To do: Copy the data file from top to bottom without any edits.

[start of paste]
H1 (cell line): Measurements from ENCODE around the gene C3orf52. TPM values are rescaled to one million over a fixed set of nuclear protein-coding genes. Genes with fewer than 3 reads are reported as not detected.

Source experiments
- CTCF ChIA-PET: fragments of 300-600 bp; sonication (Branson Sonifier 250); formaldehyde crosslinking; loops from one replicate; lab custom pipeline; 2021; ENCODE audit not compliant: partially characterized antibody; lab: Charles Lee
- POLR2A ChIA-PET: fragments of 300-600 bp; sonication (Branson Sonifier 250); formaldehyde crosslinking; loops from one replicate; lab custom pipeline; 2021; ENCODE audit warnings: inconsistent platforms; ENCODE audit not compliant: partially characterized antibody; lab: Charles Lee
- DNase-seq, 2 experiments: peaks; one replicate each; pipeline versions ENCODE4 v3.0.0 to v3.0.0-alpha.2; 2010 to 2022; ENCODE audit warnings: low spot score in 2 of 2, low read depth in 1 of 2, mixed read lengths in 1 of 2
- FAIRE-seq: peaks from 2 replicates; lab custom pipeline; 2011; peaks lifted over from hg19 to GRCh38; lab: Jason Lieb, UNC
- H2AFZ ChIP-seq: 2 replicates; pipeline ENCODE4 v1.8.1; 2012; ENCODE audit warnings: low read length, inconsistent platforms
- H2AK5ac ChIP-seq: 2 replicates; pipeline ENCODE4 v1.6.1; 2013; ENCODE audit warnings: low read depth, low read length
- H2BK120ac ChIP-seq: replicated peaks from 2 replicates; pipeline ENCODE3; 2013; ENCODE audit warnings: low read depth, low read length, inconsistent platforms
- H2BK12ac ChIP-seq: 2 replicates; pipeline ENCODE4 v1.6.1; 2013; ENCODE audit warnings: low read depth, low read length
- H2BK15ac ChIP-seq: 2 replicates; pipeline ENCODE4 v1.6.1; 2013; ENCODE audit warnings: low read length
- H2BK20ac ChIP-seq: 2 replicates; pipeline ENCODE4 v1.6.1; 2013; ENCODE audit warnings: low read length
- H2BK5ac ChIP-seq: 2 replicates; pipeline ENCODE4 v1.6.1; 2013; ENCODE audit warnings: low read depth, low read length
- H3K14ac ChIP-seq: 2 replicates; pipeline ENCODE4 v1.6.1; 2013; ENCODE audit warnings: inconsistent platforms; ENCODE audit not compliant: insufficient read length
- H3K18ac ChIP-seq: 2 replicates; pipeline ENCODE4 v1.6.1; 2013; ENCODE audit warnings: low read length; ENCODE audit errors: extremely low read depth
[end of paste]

H1 (cell line): Measurements from ENCODE around the gene C3orf52. TPM values are rescaled to one million over a fixed set of nuclear protein-coding genes. Genes with fewer than 3 reads are reported as not detected.

Source experiments
- CTCF ChIA-PET: fragments of 300-600 bp; sonication (Branson Sonifier 250); formaldehyde crosslinking; loops from one replicate; lab custom pipeline; 2021; ENCODE audit not compliant: partially characterized antibody; lab: Charles Lee
- POLR2A ChIA-PET: fragments of 300-600 bp; sonication (Branson Sonifier 250); formaldehyde crosslinking; loops from one replicate; lab custom pipeline; 2021; ENCODE audit warnings: inconsistent platforms; ENCODE audit not compliant: partially characterized antibody; lab: Charles Lee
- DNase-seq, 2 experiments: peaks; one replicate each; pipeline versions ENCODE4 v3.0.0 to v3.0.0-alpha.2; 2010 to 2022; ENCODE audit warnings: low spot score in 2 of 2, low read depth in 1 of 2, mixed read lengths in 1 of 2
- FAIRE-seq: peaks from 2 replicates; lab custom pipeline; 2011; peaks lifted over from hg19 to GRCh38; lab: Jason Lieb, UNC
- H2AFZ ChIP-seq: 2 replicates; pipeline ENCODE4 v1.8.1; 2012; ENCODE audit warnings: low read length, inconsistent platforms
- H2AK5ac ChIP-seq: 2 replicates; pipeline ENCODE4 v1.6.1; 2013; ENCODE audit warnings: low read depth, low read length
- H2BK120ac ChIP-seq: replicated peaks from 2 replicates; pipeline ENCODE3; 2013; ENCODE audit warnings: low read depth, low read length, inconsistent platforms
- H2BK12ac ChIP-seq: 2 replicates; pipeline ENCODE4 v1.6.1; 2013; ENCODE audit warnings: low read depth, low read length
- H2BK15ac ChIP-seq: 2 replicates; pipeline ENCODE4 v1.6.1; 2013; ENCODE audit warnings: low read length
- H2BK20ac ChIP-seq: 2 replicates; pipeline ENCODE4 v1.6.1; 2013; ENCODE audit warnings: low read length
- H2BK5ac ChIP-seq: 2 replicates; pipeline ENCODE4 v1.6.1; 2013; ENCODE audit warnings: low read depth, low read length
- H3K14ac ChIP-seq: 2 replicates; pipeline ENCODE4 v1.6.1; 2013; ENCODE audit warnings: inconsistent platforms; ENCODE audit not compliant: insufficient read length
- H3K18ac ChIP-seq: 2 replicates; pipeline ENCODE4 v1.6.1; 2013; ENCODE audit warnings: low read length; ENCODE audit errors: extremely low read depth